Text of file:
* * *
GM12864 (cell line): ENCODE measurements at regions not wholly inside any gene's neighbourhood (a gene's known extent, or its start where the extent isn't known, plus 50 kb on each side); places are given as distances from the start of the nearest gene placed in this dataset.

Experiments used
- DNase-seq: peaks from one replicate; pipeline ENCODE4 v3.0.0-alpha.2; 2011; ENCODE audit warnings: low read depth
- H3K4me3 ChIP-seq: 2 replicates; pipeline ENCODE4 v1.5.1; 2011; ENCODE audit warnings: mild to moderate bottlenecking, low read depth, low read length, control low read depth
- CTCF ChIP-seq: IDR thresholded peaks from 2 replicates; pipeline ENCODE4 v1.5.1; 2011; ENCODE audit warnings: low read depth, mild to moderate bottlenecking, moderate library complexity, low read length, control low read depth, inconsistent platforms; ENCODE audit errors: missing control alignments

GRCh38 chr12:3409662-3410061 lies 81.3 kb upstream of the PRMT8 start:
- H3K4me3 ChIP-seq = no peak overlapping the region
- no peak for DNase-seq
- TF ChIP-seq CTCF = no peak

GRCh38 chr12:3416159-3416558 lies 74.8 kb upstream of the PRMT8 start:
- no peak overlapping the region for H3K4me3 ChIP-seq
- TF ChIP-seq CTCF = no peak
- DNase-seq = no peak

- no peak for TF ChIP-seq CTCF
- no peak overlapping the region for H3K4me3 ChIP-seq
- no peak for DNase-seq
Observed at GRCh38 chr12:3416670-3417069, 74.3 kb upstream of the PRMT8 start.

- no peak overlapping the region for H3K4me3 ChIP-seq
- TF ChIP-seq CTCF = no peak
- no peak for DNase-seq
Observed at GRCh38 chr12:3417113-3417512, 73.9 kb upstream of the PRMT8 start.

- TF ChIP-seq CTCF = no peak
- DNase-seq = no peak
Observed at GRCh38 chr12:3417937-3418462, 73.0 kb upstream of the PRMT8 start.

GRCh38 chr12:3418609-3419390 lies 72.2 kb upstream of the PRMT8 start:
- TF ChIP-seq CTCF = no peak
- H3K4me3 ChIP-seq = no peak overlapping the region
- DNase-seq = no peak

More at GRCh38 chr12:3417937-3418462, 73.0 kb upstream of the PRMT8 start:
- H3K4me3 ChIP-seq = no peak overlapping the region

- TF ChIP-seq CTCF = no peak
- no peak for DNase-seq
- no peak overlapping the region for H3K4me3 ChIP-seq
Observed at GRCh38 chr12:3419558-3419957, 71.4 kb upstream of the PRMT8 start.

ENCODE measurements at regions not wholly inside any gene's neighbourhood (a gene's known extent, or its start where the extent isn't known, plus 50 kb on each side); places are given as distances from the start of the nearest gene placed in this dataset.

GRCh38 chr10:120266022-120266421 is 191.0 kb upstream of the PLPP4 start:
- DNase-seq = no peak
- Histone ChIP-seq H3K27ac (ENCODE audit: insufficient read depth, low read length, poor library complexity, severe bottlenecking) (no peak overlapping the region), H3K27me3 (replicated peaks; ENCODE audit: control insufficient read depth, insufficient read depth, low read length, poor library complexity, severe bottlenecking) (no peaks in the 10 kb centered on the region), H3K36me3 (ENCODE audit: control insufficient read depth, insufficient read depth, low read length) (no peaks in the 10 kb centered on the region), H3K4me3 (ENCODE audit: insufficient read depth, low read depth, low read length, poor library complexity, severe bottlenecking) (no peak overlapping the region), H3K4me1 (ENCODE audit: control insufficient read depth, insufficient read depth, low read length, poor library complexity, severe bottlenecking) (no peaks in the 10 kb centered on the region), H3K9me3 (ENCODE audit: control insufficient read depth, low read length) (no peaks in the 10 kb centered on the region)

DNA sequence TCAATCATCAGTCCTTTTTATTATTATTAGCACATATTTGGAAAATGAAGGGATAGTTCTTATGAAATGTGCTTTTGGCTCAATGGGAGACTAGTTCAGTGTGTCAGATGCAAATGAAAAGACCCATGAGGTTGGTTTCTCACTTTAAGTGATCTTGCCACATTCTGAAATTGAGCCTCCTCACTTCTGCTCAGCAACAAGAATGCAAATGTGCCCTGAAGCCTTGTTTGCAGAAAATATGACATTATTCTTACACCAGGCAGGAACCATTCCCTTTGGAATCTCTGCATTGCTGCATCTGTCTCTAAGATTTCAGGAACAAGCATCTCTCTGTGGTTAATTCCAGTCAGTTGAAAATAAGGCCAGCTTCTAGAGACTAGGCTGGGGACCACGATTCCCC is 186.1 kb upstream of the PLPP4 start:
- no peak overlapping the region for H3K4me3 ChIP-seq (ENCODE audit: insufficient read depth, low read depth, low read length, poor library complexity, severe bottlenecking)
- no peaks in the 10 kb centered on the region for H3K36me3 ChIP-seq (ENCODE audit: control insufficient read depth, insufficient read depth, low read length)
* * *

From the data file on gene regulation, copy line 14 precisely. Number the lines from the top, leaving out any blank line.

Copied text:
- no peak for TF ChIP-seq CTCF